208058 How do neighborhoods influence health? Clues from the qualitative literature

Sunday, November 8, 2009

Amy B. Dailey, PhD, MPH , Department of Epidemiology and Biostatistics, University of Florida, Gainesville, FL
With widespread availability of multilevel modeling software and detailed administrative geographic data, few topics have received more attention in the literature recently than neighborhoods and health. Although findings vary, a majority of studies have found independent neighborhood effects on health. However, researchers generally have limited access to data to help them understand the underlying causal mechanisms. While there are comparatively fewer qualitative studies on neighborhoods and health, very rich qualitative data have been collected. Because it is unlikely that all quantitative researchers can conduct their own formative research and collect primary data, reviewing the qualitative studies is a necessary step in informing quantitative methods and gaining clues about causal pathways. We systematically examined qualitative studies (fifteen in total) that sought to understand how adults view and interact with their neighborhoods and how these interactions may influence health. PubMed, Google Scholar, and social science databases were searched. Search terms included ‘neighborhood,' ‘health,' ‘qualitative,' ‘ethnography,' ‘grounded theory,' ‘community,' ‘social capital,' and ‘healthcare.' The studies included in this review encompassed a variety of qualitative methods including phenomenology, case studies, grounded theory, community-based participatory research (CBPR), ethnography, and mixed methods. While the methodologies, samples, data collection tools, and study quality varied widely, the general themes that emerged included: social capital, social networks, the meaning of neighborhoods, amenities and liabilities associated with neighborhoods, coping with issues such as poverty, and neighborhood stressors. Areas for future exploration and how these findings may help inform quantitative studies are discussed.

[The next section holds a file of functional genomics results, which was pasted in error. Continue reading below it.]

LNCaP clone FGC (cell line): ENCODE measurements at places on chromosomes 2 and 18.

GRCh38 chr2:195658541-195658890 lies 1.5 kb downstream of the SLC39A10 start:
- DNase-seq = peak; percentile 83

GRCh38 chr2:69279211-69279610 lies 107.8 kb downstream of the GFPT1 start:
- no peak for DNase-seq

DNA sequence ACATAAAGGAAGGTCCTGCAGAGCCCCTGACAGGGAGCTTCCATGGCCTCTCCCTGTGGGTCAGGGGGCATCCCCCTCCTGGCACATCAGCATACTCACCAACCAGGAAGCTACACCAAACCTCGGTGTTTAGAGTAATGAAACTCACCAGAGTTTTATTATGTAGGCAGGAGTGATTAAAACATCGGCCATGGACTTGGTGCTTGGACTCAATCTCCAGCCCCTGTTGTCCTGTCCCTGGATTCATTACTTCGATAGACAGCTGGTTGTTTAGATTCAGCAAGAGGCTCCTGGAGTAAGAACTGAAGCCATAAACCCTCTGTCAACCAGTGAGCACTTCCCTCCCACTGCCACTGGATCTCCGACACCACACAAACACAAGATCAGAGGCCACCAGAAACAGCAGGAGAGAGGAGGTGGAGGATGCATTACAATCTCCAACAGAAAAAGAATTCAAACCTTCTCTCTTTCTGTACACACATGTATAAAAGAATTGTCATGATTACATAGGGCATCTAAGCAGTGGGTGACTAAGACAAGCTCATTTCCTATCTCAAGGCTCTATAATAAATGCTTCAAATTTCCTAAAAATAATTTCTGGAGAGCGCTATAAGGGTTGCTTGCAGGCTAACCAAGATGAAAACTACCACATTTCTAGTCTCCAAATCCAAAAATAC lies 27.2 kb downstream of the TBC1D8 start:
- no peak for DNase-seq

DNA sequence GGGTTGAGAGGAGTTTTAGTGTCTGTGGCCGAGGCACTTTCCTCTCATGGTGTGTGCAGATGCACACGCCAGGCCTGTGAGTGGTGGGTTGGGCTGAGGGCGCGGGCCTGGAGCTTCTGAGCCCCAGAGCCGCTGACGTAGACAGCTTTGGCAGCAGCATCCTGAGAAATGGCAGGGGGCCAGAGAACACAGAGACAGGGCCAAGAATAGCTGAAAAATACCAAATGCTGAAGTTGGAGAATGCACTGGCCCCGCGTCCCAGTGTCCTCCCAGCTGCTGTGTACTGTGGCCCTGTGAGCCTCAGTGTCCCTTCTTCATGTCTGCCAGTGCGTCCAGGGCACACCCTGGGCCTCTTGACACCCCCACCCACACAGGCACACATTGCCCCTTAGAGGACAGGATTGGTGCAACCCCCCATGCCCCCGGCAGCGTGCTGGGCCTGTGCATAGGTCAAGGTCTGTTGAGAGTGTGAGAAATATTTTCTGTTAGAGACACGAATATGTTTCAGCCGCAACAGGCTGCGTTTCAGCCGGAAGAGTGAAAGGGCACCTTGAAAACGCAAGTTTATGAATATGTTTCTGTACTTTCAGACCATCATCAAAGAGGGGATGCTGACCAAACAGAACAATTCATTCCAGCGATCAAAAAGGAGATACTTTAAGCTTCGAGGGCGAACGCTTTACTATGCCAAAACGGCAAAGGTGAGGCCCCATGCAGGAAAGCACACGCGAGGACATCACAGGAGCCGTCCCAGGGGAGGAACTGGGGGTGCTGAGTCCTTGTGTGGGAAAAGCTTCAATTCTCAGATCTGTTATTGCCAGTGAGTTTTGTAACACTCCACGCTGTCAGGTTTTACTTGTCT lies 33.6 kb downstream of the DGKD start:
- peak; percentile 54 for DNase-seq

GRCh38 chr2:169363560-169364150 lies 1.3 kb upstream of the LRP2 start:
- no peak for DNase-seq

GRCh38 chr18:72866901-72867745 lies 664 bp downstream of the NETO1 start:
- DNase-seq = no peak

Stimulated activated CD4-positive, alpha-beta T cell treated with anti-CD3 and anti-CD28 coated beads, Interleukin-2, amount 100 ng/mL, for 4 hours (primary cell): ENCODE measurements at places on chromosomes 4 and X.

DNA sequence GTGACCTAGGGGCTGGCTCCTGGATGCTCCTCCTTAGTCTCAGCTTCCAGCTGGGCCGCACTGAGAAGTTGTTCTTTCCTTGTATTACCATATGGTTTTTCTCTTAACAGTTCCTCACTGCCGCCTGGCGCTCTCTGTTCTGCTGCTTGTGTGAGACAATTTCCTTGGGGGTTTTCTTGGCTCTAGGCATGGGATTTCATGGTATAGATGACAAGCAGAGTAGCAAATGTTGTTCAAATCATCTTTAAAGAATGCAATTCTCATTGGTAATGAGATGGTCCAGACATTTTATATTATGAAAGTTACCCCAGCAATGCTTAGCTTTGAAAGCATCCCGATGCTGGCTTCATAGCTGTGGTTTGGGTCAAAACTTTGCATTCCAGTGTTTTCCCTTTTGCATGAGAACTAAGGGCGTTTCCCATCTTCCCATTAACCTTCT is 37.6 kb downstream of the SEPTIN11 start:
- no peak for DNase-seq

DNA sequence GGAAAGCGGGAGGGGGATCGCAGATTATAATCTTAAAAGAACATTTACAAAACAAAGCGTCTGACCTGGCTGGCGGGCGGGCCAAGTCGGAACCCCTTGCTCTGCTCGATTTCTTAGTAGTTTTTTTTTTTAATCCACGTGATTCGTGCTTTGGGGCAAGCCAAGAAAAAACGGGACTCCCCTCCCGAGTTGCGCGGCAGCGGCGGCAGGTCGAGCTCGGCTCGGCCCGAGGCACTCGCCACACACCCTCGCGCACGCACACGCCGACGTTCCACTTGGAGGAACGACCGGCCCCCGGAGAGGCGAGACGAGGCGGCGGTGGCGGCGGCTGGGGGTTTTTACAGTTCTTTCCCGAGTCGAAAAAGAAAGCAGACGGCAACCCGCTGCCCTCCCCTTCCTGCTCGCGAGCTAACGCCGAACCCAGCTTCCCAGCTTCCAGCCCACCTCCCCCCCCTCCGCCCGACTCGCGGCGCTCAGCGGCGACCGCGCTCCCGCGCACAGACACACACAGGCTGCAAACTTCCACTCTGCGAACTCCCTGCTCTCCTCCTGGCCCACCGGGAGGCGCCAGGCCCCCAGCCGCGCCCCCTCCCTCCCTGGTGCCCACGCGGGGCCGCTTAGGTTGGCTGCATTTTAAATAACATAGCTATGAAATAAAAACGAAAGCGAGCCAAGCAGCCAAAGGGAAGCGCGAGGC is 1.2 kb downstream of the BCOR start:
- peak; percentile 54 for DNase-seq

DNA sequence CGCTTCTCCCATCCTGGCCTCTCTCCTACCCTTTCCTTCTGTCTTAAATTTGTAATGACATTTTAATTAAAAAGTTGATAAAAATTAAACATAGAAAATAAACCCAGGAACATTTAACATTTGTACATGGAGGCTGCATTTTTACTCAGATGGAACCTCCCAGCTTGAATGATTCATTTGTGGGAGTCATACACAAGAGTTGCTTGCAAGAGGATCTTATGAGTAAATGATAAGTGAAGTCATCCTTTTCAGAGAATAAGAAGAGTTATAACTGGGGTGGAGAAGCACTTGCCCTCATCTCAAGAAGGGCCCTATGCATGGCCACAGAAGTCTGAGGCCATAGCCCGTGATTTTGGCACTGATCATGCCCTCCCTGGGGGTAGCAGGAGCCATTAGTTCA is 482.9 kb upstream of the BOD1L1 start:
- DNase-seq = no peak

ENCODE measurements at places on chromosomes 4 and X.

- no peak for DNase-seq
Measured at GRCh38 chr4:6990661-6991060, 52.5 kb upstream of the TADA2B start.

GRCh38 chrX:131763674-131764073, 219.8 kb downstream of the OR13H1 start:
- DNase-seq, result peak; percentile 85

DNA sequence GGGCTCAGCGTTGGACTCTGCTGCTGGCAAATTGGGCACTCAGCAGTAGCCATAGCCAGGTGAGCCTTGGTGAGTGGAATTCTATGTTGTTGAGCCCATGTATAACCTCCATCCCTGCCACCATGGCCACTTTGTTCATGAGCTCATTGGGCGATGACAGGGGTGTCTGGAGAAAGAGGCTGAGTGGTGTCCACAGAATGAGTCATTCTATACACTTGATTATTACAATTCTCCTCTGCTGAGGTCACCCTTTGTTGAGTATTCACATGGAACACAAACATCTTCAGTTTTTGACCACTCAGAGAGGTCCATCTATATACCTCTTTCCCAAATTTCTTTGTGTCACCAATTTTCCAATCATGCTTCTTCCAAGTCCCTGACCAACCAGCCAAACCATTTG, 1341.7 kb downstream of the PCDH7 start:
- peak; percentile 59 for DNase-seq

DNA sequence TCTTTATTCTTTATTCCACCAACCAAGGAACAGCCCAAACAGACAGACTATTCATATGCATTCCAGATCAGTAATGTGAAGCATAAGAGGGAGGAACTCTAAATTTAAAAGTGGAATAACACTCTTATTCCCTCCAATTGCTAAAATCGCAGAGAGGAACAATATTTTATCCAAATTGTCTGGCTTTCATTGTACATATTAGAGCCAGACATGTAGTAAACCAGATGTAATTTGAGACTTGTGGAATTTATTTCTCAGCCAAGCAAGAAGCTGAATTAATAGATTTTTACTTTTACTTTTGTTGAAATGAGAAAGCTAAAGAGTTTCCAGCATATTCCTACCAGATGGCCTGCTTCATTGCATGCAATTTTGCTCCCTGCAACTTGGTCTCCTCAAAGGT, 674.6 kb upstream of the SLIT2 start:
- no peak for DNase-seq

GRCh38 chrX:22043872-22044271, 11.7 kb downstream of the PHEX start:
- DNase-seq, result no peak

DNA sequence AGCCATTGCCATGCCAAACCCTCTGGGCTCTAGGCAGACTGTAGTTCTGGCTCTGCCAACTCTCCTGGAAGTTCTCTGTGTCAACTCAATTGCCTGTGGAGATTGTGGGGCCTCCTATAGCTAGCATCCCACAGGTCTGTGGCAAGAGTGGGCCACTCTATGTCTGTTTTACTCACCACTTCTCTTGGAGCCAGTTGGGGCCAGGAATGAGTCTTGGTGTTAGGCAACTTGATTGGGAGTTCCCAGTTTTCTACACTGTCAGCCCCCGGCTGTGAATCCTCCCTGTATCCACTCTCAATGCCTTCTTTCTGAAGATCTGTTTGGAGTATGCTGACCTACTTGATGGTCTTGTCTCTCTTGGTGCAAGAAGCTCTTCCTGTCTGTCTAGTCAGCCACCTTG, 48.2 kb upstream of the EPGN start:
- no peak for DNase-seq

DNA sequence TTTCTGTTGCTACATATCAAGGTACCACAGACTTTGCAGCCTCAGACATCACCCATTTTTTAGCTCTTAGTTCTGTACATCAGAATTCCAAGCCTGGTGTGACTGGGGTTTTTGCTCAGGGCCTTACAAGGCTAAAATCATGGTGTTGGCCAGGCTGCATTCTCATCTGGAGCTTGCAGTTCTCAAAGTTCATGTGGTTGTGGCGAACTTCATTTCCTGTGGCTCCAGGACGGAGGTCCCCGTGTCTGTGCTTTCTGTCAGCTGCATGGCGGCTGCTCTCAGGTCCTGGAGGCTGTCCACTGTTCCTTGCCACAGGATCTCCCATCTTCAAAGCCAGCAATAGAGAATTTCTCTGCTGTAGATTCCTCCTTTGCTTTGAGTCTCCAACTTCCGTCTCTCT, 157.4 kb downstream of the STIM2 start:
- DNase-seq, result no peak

Learning Objectives:
To describe the current state of the quantitative and qualitative literature on neighborhoods and health. To identify themes from the qualitative literature that can be used to better inform quantitative methods and gain insight on potential causal pathways. To discuss implications for future studies on neighborhoods and health.

Keywords: Social Class Measurement, Public Health Research

Presenting author's disclosure statement:

Qualified on the content I am responsible for because: I'm a faculty member of University of Florida's Department of Epidemiology and Biostatistics with a research program in neighborhoods and health.
Any relevant financial relationships? No

I agree to comply with the American Public Health Association Conflict of Interest and Commercial Support Guidelines, and to disclose to the participants any off-label or experimental uses of a commercial product or service discussed in my presentation.